The top question bringing people to visit this website is, “Is Puerto Rico a State?” We can answer that question for them easily: No. Puerto Rico is a territory.
Other popular questions:
Click through the links to find the answers.
One common question that we haven’t answered yet is, “Who is the President of Puerto Rico?”
Donald Trump is the President of Puerto Rico right now, just as he is the President of Delaware and Idaho. Since Puerto Rico is a territory under the sovereignty of and belonging to the United States, the President of the United States is also the President of Puerto Rico.
It’s a confusing issue for many people, though, because people living in Puerto Rico cannot vote in presidential elections. So as our nation’s Chief Executive whoever is President executes federal law applicable in the territory, but he exercises power over people unable to give or withhold consent to his presidency.
The U.S. doesn’t have a simple, direct presidential vote. Instead, citizens in each State vote for President, but the vote determines which candidate later will be chosen by Electors representing the state, who go with Electors from every State after the election and vote in the Electoral College to formally and legally elect the President.
Usually, the members from each State vote for the candidate who won the most votes in that State, although some States don’t require that. The Constitution was amended to allow Washington, D.C. to send an Elector to the Electoral College, even though citizens in the nation’s capital do not have voting representation in Congress.
In other words, the people of the United States do not vote for the president as a right of national citizenship. It’s really the people of the States that vote for the president as a right of State citizenship.
Only States get to send Presidential Electors to represent the State in the Electoral College. That means that Puerto Rico has no representatives there, and so the people living in Puerto Rico cannot vote for their President. This is true whether they were born in Puerto Rico or in a State.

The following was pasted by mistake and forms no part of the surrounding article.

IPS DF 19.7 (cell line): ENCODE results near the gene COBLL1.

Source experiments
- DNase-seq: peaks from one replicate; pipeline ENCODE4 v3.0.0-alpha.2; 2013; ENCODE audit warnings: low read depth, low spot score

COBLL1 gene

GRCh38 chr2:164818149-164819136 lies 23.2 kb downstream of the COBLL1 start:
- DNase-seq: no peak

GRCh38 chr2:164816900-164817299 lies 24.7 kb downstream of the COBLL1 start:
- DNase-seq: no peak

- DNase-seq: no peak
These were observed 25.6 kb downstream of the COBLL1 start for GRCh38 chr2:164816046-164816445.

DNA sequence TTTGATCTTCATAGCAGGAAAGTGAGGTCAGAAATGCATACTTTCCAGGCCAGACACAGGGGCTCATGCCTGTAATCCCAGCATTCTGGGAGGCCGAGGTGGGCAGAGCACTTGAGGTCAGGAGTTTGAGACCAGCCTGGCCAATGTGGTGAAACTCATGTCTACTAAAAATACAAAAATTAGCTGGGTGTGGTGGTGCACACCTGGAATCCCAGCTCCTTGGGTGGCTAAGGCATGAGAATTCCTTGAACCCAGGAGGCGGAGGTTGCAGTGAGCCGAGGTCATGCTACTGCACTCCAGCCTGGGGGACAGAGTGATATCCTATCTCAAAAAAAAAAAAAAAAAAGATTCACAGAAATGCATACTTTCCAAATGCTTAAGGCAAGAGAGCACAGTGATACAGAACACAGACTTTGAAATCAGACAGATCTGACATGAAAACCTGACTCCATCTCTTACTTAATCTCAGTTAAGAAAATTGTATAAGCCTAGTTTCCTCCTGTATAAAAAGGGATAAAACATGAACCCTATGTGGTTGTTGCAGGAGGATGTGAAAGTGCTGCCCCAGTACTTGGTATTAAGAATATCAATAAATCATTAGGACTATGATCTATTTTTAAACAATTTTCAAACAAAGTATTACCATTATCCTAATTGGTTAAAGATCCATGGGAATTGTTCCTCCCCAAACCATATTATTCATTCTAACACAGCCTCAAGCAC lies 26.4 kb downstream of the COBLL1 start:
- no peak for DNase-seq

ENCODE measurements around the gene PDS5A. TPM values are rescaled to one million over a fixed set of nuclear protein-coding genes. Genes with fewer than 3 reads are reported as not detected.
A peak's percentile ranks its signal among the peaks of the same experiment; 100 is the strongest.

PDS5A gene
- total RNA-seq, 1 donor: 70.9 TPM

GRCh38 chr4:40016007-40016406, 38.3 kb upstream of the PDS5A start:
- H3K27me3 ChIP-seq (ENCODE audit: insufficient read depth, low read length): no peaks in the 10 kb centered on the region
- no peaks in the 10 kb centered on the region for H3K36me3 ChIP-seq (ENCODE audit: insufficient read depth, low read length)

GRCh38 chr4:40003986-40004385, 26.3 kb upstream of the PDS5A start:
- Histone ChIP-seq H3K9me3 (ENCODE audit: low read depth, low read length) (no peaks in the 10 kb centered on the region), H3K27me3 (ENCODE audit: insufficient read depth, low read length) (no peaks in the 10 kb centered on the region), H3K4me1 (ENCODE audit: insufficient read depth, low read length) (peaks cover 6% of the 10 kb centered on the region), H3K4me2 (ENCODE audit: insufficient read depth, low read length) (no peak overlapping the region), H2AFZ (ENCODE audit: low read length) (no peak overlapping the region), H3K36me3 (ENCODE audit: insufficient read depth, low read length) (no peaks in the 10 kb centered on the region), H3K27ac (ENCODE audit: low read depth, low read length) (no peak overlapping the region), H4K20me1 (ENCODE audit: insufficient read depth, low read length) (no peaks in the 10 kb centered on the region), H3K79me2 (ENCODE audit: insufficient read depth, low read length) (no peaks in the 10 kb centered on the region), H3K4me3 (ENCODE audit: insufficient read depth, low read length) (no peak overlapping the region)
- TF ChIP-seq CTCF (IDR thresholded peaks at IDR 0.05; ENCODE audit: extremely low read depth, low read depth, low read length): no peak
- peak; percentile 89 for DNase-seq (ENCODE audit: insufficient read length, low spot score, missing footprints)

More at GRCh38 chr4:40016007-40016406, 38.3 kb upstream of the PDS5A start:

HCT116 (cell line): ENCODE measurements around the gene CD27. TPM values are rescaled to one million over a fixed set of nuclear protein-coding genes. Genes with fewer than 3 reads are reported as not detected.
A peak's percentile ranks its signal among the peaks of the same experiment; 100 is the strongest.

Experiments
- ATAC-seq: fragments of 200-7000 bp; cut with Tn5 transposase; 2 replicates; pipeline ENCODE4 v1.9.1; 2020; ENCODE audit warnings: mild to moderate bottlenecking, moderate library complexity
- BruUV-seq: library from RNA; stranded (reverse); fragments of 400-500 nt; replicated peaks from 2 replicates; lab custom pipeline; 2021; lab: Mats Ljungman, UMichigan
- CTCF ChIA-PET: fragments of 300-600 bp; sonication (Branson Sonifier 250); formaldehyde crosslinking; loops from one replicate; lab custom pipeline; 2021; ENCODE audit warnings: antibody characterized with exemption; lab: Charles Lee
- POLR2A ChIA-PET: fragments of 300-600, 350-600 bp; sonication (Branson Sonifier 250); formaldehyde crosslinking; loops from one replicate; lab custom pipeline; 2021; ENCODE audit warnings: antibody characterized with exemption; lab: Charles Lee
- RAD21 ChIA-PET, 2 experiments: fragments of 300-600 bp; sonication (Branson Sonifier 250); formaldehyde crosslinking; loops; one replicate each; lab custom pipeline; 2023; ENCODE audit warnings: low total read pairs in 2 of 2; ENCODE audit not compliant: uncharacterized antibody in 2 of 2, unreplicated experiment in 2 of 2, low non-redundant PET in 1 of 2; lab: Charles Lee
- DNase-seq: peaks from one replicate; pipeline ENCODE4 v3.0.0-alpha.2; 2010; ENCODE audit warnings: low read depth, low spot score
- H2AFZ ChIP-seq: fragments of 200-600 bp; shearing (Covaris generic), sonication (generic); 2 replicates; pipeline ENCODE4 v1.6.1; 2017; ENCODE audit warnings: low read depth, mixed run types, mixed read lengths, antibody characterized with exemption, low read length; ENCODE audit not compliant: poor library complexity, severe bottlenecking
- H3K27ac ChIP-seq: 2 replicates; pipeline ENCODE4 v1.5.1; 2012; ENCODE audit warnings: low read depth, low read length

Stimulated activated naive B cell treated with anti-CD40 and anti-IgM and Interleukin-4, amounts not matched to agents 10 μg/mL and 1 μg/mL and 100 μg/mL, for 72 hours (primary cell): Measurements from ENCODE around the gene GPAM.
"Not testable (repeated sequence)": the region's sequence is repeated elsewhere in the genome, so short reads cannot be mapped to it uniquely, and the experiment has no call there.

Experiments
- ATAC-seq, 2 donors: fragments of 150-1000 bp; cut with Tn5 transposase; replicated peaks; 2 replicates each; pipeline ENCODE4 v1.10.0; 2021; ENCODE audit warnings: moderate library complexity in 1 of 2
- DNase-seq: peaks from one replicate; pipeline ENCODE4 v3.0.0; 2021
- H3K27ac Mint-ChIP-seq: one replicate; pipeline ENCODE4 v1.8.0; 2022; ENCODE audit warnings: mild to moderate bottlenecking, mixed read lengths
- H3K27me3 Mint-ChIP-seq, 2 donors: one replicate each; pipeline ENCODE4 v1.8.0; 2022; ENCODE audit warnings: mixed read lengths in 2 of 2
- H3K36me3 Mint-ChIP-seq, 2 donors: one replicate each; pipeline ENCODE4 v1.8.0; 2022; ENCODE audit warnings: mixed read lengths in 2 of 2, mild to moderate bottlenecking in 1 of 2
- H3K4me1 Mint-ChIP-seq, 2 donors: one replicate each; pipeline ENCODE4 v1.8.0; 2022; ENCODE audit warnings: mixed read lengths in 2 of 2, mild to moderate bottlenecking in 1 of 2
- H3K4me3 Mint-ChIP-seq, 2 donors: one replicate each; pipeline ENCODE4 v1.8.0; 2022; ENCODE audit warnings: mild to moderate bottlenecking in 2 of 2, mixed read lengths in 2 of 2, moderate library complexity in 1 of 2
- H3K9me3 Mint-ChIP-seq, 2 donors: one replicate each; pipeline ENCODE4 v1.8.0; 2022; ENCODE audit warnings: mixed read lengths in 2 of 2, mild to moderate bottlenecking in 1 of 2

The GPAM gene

Even U.S. citizens from Puerto Rico who have lived and voted in a State in the past can’t vote when they go back to Puerto Rico. Worse yet, federal law allows citizens who live in foreign countries to vote absentee in their last State of legal residence, but denies that right to U.S. citizens who change their legal residence from a State to Puerto Rico. That is even true for the U.S. military, so that when active duty soldiers and sailors and veterans have Puerto Rico as their legal residence they can’t vote for the Commander in Chief.
All citizens who live in States can vote in presidential elections. That’s true whether they were born in Puerto Rico or in a State. So in effect, as long as it remains a territory, being a U.S. citizen in Puerto Rico means abandoning your home of residence and relocating to a State to have equal voting rights and other civil rights denied to U.S. citizens in the territory.
In America freedom means being able to live where you want, move or stay where you are, and being forced to relocate to have equal civil rights is a coercive form of duress, not a voluntary choice. In communist and fascist dictatorships people need the government’s permission to live, have a job and enjoy whatever freedom is allowed. In the land of the free, where you live should not determine your rights.
Today 3.5 million U.S. citizens living in Puerto Rico cannot vote for their president. The solution is simple: as soon as Puerto Rico becomes the 51st state, the people of Puerto Rico will be able to vote in presidential elections.